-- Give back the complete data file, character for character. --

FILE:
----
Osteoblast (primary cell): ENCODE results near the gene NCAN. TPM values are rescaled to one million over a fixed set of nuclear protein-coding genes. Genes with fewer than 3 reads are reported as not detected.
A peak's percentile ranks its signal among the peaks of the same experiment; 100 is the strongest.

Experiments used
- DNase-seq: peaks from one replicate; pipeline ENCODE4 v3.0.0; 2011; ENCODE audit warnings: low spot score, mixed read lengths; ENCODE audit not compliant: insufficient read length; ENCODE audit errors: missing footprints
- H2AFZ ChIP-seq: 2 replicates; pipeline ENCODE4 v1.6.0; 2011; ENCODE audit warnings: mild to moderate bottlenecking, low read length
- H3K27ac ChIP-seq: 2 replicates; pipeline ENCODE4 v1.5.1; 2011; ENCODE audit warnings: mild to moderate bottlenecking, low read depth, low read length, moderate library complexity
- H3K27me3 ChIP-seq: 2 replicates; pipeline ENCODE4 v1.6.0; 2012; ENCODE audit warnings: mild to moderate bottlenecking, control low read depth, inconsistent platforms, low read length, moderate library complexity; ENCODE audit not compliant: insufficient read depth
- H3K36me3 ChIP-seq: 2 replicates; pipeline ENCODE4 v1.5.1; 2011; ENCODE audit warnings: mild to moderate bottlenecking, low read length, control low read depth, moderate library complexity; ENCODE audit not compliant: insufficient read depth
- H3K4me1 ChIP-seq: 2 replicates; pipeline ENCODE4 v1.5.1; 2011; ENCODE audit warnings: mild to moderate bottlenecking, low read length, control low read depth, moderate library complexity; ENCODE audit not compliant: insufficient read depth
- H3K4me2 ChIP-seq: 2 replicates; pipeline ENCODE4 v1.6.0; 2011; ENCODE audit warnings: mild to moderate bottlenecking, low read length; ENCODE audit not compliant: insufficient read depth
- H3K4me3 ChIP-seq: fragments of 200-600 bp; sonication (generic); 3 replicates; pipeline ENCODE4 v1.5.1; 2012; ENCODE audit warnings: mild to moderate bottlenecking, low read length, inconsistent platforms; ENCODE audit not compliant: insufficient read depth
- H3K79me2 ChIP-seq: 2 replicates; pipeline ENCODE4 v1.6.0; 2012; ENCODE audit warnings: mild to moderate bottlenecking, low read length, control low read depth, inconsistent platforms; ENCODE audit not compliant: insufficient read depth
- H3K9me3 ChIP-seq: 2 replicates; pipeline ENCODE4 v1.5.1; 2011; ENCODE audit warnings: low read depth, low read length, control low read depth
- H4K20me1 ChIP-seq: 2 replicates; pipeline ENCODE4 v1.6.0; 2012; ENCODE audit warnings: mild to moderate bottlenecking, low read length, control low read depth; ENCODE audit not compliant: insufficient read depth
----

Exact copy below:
Osteoblast (primary cell): ENCODE results near the gene NCAN. TPM values are rescaled to one million over a fixed set of nuclear protein-coding genes. Genes with fewer than 3 reads are reported as not detected.
A peak's percentile ranks its signal among the peaks of the same experiment; 100 is the strongest.

Experiments used
- DNase-seq: peaks from one replicate; pipeline ENCODE4 v3.0.0; 2011; ENCODE audit warnings: low spot score, mixed read lengths; ENCODE audit not compliant: insufficient read length; ENCODE audit errors: missing footprints
- H2AFZ ChIP-seq: 2 replicates; pipeline ENCODE4 v1.6.0; 2011; ENCODE audit warnings: mild to moderate bottlenecking, low read length
- H3K27ac ChIP-seq: 2 replicates; pipeline ENCODE4 v1.5.1; 2011; ENCODE audit warnings: mild to moderate bottlenecking, low read depth, low read length, moderate library complexity
- H3K27me3 ChIP-seq: 2 replicates; pipeline ENCODE4 v1.6.0; 2012; ENCODE audit warnings: mild to moderate bottlenecking, control low read depth, inconsistent platforms, low read length, moderate library complexity; ENCODE audit not compliant: insufficient read depth
- H3K36me3 ChIP-seq: 2 replicates; pipeline ENCODE4 v1.5.1; 2011; ENCODE audit warnings: mild to moderate bottlenecking, low read length, control low read depth, moderate library complexity; ENCODE audit not compliant: insufficient read depth
- H3K4me1 ChIP-seq: 2 replicates; pipeline ENCODE4 v1.5.1; 2011; ENCODE audit warnings: mild to moderate bottlenecking, low read length, control low read depth, moderate library complexity; ENCODE audit not compliant: insufficient read depth
- H3K4me2 ChIP-seq: 2 replicates; pipeline ENCODE4 v1.6.0; 2011; ENCODE audit warnings: mild to moderate bottlenecking, low read length; ENCODE audit not compliant: insufficient read depth
- H3K4me3 ChIP-seq: fragments of 200-600 bp; sonication (generic); 3 replicates; pipeline ENCODE4 v1.5.1; 2012; ENCODE audit warnings: mild to moderate bottlenecking, low read length, inconsistent platforms; ENCODE audit not compliant: insufficient read depth
- H3K79me2 ChIP-seq: 2 replicates; pipeline ENCODE4 v1.6.0; 2012; ENCODE audit warnings: mild to moderate bottlenecking, low read length, control low read depth, inconsistent platforms; ENCODE audit not compliant: insufficient read depth
- H3K9me3 ChIP-seq: 2 replicates; pipeline ENCODE4 v1.5.1; 2011; ENCODE audit warnings: low read depth, low read length, control low read depth
- H4K20me1 ChIP-seq: 2 replicates; pipeline ENCODE4 v1.6.0; 2012; ENCODE audit warnings: mild to moderate bottlenecking, low read length, control low read depth; ENCODE audit not compliant: insufficient read depth